Some property owners imagine a future where the big roof areas on shopping centres and warehouses are covered in solar, with the electricity generated use onsite or exported off to their other buildings or consumers.

Surely the NEG is designed to take advantage of this embedded generation that helps support the grid and reduce reliance on transmission lines? It would appear not. There is some description of embedded generation, but there is no talk of incentives for more of it. Seems like another missed opportunity.

Offsite renewable electricity has been deferred

As for offsite renewable electricity, GreenPower has been a robust product to buy through the grid. It was assured to have come from “new” post-1997 renewable generation from sustainable sources, so no new dams and no burning old growth forest. Since the RET started, GreenPower has relied on retirement of large-scale generation certificates (LGCs) as the transaction record. Under the NEG and post RET, it’s unclear how GreenPower will be defined or recorded. Additionality – ensuring that your GreenPower premium went to the right purpose and wasn’t just swept into a fund to comply with a mandatory target – was important, but with individual states setting higher renewable targets than the NEG it’s not clear where to measure additionality from.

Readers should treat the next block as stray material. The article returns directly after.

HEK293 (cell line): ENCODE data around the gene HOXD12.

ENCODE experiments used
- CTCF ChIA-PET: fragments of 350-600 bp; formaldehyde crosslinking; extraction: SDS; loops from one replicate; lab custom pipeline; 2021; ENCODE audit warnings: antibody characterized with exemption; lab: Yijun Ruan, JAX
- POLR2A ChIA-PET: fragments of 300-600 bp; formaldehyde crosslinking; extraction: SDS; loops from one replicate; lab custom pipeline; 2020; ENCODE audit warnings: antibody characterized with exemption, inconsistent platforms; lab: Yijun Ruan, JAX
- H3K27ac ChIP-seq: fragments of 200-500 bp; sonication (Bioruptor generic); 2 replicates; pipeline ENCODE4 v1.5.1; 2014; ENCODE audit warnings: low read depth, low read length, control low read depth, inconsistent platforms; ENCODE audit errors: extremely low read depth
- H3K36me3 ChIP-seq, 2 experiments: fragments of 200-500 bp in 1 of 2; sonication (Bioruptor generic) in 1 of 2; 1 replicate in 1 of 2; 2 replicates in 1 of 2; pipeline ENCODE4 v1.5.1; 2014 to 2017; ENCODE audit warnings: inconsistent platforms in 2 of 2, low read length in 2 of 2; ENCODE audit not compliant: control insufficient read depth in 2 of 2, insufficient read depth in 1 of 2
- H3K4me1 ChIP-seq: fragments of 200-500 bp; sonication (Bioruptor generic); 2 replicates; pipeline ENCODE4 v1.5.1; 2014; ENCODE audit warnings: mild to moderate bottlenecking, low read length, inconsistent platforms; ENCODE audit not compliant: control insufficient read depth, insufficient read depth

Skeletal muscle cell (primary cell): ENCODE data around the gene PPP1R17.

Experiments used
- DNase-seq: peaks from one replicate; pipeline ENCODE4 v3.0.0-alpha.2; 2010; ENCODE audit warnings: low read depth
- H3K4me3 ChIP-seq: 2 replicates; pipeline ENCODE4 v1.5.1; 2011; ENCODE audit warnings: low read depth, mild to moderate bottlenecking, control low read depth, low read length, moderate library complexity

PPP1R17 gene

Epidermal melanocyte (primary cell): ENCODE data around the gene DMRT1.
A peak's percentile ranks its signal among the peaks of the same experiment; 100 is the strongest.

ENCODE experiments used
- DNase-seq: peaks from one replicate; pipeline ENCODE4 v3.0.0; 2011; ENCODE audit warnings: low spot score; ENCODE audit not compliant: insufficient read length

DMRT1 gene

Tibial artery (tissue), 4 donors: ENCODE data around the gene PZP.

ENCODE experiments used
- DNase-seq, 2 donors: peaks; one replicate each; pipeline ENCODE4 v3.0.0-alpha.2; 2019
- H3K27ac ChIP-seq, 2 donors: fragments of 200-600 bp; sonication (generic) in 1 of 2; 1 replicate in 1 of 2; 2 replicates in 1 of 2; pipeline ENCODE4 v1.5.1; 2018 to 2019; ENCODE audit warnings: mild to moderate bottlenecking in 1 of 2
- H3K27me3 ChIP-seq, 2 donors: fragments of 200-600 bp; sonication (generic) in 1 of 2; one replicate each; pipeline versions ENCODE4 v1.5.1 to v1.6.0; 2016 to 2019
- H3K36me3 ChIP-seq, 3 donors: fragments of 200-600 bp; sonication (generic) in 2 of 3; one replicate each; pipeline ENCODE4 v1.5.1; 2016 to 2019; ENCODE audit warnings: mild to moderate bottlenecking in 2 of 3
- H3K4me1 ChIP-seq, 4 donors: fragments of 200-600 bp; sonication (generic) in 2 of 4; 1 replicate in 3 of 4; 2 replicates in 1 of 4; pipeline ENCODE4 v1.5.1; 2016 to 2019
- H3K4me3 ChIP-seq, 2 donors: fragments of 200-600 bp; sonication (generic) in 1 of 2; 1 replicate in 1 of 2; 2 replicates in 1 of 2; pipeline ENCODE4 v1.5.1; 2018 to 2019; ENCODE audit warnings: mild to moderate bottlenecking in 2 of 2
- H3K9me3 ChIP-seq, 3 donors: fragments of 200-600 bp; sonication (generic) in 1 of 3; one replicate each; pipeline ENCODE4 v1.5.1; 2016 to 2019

Although the NEG is supposed to be all about certainty, here’s an area that requires further work. The principle is easy: electricity consumers should be able to confidently buy zero emission, renewable, sustainable electricity beyond any mandated target. However, the detailed design of the NEG effectively says “we’ll work that out later”.

Unclear on emissions factors

In accounting for emissions from buildings and business in Australia, business has long used the National Greenhouse Factors as the reference for the emissions intensity of various energy sources. These factors aren’t perfect – they’re an average – but to avoid complexity they’ve been commonly used. The NEG isn’t clear on how emission factors, which will now be calculated on a retailer basis, should be applied in voluntary carbon accounting. The government is, however, “considering this issue”.

Doesn’t help calculate offsets